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The Right of Nonuse$
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Jan G. Laitos

Print publication date: 2012

Print ISBN-13: 9780195386066

Published to Oxford Scholarship Online: September 2012

DOI: 10.1093/acprof:oso/9780195386066.001.0001

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Era I—The Age of Human Survival

Era I—The Age of Human Survival

Chapter:
(p.17) 3 Era I—The Age of Human Survival
Source:
The Right of Nonuse
Author(s):

Jan G. Laitos

Publisher:
Oxford University Press
DOI:10.1093/acprof:oso/9780195386066.003.0003

This chapter discusses the Age of Human Survival—which occurred tens of thousands of years ago during the Pleistocene Epoch. The first few early humans struggling to exist then were rather sparsely distributed and had little aggregate impact on the use component of resources. Our ancestors exploited easily accessible natural resources in order to gain a toehold in an environment that was harsh and threatening to this new species. Small groups of hunter-gatherers eked out a tenuous existence in highly variable environments and climates. The human relationship to resources during Era I can be understood by reference to individual decision theory. A fundamental principle of economics is that individuals maximize their own welfare. With the assumption that individuals were rational decision makers who chose actions regarding resources with the aim of furthering individual interests, the limited resources during Era I meant that individual decisions revolved around basic human survival.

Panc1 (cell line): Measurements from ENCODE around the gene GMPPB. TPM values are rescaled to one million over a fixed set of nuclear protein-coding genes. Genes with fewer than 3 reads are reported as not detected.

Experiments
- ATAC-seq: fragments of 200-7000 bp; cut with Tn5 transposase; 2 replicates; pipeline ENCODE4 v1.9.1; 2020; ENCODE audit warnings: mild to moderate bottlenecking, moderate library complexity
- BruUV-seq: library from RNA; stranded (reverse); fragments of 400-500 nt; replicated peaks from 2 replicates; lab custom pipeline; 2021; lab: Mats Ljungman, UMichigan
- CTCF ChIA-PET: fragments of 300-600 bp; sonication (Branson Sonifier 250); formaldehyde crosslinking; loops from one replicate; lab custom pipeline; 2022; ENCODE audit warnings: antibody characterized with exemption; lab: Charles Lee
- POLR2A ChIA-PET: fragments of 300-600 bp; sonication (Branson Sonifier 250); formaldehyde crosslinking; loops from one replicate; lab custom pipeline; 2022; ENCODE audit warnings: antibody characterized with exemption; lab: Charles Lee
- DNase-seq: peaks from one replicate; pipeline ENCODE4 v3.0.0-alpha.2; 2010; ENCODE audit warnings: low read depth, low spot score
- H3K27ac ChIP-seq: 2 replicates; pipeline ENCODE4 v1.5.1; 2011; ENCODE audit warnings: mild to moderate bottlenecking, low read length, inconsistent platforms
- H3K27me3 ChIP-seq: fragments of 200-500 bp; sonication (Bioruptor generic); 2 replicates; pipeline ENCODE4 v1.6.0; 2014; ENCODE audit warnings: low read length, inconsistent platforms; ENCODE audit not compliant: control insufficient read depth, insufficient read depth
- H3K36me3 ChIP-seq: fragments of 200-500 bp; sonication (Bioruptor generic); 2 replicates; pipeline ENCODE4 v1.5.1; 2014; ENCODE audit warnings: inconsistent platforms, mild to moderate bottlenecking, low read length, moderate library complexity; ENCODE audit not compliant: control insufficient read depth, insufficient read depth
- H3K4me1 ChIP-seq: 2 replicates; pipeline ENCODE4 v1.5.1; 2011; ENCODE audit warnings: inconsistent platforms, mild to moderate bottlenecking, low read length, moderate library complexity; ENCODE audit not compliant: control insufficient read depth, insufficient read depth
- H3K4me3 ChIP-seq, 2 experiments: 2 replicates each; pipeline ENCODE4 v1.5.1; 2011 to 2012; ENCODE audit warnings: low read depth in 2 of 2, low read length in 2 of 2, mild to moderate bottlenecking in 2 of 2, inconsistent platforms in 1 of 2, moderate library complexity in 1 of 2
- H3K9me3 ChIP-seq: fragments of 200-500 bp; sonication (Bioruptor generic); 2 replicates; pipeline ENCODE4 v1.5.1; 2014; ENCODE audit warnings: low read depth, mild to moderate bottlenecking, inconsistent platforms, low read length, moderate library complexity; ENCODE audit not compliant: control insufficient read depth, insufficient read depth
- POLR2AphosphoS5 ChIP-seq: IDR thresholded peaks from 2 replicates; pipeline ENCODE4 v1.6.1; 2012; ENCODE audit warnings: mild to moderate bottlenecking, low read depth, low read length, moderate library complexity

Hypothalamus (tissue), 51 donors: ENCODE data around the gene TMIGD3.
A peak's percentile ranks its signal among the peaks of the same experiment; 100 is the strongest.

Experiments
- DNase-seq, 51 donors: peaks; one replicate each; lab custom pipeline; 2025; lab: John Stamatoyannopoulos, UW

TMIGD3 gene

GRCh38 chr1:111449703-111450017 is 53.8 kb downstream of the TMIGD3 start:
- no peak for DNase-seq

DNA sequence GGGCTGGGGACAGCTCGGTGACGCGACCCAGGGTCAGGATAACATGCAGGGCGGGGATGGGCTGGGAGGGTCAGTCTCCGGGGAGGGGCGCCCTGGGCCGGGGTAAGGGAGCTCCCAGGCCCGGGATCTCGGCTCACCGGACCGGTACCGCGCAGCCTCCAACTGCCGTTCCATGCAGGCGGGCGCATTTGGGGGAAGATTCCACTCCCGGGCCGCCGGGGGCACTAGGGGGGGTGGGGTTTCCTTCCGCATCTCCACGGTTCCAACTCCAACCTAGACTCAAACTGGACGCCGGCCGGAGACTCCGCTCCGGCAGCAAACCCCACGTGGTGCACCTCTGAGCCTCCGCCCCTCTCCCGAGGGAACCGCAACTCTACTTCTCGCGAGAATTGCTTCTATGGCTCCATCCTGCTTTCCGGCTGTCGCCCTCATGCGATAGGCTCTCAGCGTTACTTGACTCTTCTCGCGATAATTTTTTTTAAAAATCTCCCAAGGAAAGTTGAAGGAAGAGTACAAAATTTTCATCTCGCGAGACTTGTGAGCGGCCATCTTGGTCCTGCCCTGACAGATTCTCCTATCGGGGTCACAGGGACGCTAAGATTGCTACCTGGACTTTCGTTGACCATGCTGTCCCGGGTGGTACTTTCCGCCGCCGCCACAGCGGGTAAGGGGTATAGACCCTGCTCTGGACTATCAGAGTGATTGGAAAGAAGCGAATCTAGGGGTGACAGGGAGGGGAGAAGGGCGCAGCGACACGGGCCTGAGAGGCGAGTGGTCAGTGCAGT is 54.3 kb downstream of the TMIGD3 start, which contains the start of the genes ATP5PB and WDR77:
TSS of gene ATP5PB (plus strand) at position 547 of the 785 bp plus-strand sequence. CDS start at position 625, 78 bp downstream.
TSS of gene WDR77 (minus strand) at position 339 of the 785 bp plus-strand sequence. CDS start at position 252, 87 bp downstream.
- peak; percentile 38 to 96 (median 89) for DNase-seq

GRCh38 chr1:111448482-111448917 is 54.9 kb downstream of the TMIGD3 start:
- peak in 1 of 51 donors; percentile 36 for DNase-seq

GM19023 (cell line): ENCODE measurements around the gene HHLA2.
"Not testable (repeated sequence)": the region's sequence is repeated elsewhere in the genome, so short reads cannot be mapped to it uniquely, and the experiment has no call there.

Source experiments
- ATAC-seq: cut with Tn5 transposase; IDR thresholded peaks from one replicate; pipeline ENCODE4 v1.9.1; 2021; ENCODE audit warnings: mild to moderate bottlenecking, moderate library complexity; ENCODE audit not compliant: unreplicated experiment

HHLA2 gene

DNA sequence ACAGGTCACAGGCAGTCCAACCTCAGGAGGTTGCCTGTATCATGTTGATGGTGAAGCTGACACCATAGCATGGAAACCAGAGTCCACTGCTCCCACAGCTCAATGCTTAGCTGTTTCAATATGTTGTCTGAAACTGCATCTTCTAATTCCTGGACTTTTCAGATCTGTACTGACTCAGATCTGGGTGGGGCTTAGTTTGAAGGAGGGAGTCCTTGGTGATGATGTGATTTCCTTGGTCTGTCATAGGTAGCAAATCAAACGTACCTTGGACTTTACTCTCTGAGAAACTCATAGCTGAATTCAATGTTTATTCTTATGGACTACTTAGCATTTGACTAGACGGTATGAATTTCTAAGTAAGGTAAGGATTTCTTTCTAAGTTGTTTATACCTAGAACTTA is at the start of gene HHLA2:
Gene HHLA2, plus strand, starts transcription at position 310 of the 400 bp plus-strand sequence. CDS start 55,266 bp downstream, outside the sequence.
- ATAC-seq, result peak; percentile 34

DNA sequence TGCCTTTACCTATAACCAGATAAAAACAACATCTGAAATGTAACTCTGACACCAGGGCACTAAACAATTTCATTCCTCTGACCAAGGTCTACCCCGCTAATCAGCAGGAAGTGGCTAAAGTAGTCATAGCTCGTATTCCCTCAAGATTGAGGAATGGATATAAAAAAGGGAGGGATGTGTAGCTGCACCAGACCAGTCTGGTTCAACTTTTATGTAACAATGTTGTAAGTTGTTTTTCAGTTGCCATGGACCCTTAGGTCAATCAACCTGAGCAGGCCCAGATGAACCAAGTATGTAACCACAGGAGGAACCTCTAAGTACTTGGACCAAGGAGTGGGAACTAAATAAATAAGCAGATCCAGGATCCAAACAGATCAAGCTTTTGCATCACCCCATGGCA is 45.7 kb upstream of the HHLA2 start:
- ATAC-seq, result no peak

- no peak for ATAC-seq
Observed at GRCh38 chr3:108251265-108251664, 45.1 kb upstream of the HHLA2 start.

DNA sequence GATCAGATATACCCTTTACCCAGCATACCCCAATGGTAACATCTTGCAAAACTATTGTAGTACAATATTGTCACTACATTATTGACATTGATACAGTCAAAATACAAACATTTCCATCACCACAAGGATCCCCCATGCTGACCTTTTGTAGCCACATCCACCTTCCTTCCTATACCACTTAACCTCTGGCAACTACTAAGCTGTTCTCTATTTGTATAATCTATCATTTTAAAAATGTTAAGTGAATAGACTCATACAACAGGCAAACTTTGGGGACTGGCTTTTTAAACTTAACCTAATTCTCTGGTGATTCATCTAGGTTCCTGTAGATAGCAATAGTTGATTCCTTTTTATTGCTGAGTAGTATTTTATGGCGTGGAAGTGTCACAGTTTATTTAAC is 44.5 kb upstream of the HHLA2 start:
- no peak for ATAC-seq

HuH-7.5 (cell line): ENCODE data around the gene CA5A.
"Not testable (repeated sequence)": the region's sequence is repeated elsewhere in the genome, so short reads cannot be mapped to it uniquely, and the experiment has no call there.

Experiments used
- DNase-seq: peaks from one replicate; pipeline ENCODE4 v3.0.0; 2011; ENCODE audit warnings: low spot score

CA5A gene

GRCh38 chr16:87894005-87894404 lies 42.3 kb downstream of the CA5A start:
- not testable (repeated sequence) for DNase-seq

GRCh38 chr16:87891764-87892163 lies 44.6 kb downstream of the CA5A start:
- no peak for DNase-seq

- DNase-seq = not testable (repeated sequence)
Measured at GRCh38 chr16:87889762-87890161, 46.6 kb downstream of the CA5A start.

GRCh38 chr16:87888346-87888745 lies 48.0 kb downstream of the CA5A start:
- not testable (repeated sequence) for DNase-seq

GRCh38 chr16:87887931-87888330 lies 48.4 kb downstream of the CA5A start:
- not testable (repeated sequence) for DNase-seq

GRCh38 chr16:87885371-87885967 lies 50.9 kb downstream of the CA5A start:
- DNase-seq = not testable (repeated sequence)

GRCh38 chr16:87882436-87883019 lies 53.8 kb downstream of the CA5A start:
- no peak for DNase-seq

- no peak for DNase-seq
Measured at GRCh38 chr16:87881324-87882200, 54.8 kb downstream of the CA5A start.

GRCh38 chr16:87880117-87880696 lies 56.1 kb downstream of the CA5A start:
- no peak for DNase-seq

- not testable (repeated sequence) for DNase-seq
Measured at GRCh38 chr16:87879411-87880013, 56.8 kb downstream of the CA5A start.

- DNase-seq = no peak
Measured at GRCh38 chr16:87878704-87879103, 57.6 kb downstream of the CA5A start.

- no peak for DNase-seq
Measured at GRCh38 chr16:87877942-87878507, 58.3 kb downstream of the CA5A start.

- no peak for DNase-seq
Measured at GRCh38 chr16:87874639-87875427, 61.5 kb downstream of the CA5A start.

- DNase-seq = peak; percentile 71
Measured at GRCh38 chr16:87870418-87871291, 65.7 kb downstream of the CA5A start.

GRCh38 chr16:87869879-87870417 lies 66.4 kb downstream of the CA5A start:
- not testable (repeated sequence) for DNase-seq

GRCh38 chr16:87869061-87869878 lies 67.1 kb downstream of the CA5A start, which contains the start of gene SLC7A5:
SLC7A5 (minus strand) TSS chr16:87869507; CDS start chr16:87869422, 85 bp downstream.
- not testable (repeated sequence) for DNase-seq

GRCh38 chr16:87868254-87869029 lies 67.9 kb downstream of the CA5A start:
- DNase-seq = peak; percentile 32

Keywords:   Pleistocene Epoch, early humans, individual decision theory

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